I realize you can’t really equate having cancer with having a baby (although they both cause you to end up sleepless)… but stick with me before you dismiss this as just a bad analogy.
Breast cancer survivors compare stories like mothers compare stories of childbirth. Instead of centimeters dilated, we talk centimeters of tumors. If you have a rough delivery, you can’t help feeling a tiny bit jealous of women who pop out the baby with no drugs and go home from the hospital in their non-maternity jeans. If you’re a woman with advanced breast cancer facing months of torturous treatment, you feel the same way about women who have a tiny microscopic tumor and a little surgery and a 99% prognosis of survival.
Cancer isn’t one size fits all.
Not to deny that cancer is scary no matter what. Not to deny that all women with breast cancer are at risk. And not that you wish anyone ill; you just don’t want to be the one at the other end of the spectrum. Only someone has to be there— or it isn’t a spectrum.
When you draw the short straw, it helps to know someone who’s drawn a straw that’s even shorter—who’s here to tell about it.
My friend Laurie is convinced that’s what I’m meant to do…..to be here as living inspiration that I survived. And today is one of those times I think maybe Laurie is right.
Today I was going to meet Christine, a young mom beginning her cancer journey, who lives nearby and is the friend of a friend. We’ve talked and emailed but were both eager to meet in person. I was a couple minutes late for our lunch because I wanted to bring this.
These are from the collection of scarves I used to cover my baldness during chemo. As I took them out I could almost forget their original purpose. The blast of color brightened the day—as color always does. Color in any shape, form or combination inspires me— and helps me see the world in a more beautiful way.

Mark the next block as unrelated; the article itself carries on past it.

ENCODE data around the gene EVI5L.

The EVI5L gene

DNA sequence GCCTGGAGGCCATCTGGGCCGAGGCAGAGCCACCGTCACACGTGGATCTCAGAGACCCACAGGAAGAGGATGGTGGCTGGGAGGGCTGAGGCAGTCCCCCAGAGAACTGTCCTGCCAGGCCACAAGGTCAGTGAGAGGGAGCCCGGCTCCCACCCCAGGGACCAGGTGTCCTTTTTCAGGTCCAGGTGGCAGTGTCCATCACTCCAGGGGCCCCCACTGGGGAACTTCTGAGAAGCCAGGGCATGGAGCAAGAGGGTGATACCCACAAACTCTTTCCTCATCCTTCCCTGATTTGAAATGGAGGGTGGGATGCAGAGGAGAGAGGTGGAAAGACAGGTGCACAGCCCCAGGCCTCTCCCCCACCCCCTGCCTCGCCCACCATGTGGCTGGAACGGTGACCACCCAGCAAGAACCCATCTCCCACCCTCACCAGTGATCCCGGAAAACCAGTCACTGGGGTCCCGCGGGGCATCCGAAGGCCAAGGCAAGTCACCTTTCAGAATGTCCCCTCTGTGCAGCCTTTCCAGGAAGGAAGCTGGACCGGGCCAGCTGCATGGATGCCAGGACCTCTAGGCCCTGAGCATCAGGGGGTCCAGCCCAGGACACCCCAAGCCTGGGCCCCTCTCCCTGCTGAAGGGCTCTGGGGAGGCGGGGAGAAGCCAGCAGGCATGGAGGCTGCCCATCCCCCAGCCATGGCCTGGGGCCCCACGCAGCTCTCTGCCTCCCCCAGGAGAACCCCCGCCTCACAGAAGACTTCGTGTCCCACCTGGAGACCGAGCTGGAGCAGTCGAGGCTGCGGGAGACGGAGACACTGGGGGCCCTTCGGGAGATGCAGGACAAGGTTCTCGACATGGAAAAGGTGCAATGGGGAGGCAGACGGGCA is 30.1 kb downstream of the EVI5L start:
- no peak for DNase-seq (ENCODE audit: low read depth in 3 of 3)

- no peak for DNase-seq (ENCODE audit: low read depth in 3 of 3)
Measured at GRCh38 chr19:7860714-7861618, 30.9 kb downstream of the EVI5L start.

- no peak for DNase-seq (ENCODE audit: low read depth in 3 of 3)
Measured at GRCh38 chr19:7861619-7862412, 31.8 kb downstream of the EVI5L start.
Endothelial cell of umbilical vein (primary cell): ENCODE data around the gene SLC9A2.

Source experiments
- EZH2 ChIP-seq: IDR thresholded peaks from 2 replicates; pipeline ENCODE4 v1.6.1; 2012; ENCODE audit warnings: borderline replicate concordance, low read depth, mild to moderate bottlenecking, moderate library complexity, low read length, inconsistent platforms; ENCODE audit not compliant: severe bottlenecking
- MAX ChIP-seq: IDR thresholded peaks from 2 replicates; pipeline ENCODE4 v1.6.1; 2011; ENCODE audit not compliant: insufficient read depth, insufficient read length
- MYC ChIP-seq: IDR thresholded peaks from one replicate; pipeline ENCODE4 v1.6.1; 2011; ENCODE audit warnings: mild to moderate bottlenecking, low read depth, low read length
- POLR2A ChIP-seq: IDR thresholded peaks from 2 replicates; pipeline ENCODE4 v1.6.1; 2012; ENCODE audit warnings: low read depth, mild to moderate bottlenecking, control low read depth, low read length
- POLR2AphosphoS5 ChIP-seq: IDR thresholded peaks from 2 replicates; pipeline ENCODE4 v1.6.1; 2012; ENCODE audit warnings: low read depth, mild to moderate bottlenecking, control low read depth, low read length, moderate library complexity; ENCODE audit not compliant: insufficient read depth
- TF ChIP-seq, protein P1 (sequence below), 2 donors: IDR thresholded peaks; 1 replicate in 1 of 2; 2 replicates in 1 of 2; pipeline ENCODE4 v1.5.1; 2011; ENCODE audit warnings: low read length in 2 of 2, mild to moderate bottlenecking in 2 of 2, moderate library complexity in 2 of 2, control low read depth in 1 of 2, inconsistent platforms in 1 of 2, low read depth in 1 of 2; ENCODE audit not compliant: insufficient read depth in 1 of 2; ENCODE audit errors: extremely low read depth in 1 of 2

I didn’t realize how appropriate that would be at lunch.
Like me, Christine drew a shorter straw. We’re amazed at how many aspects of our stories are exactly the same. I also feel the differences. I never let V or my kids see me when I was completely bald—- and I almost gasp when Christine casually pulls off her own scarf at the restaurant and tries on one of mine.
Two months into cancer, Christine is bald—and she is beautiful. I don’t know if I’m reacting to her features or the sweetness of her smile or the serenity of her soul.
Waiting when I get home is an email from another sorority sister with a shorter straw. Also a young mother, about Christine’s age, Angela is a soldier stationed overseas, a friend of a friend. She’s ahead of Christine by a year—a year filled with everything Christine is facing right now. Ironic that part of Angela’s email expressed something Christine and I discussed; something I urge all cancer patients: trust your own gut. With Angela’s gracious permission, I’m posting part of her email:
I have tried to be my own best advocate throughout this ordeal and I take great pride in being unafraid to express my concerns and desires to my medical team…after all, what’s the worst thing that can happen? I am willing to do all that I can to ensure the worst does not happen and if it does, it will not be because I was afraid to ask questions or challenge my medical team. … Part of the battle is an emotional/mental battle and I know that there will “battles” that I will not always win BUT I WILL WIN THE WAR.
Two women warriors—-across thousands of miles, across the table at lunch—I take in their strength, I take in their spirit. And I think Laurie is wrong. I’m not here to inspire them; they’re meant to inspire me.